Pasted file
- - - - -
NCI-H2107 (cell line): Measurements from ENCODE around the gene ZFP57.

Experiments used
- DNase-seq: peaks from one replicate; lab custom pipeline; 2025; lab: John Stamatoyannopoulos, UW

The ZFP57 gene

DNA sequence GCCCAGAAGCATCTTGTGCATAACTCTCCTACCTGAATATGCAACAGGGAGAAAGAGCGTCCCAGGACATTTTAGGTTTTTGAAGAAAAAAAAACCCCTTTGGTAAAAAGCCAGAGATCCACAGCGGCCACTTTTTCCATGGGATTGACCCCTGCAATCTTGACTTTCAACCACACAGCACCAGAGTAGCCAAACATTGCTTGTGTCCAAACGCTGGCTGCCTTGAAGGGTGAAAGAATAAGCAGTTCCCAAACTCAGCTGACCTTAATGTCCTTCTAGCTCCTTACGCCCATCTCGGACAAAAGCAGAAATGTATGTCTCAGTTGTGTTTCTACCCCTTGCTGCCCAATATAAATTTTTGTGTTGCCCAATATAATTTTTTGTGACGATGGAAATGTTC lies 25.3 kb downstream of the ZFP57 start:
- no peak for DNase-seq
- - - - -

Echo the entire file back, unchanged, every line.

NCI-H2107 (cell line): Measurements from ENCODE around the gene ZFP57.

Experiments used
- DNase-seq: peaks from one replicate; lab custom pipeline; 2025; lab: John Stamatoyannopoulos, UW

The ZFP57 gene

DNA sequence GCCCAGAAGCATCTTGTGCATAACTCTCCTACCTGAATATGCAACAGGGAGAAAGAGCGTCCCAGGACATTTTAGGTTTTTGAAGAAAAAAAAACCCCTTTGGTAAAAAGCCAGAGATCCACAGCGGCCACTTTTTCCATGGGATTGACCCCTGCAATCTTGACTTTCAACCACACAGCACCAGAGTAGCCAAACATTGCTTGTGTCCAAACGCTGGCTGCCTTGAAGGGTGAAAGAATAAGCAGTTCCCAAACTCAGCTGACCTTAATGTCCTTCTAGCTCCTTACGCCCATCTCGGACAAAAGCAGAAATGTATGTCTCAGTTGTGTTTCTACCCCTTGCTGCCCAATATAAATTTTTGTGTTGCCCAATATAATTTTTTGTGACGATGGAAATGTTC lies 25.3 kb downstream of the ZFP57 start:
- no peak for DNase-seq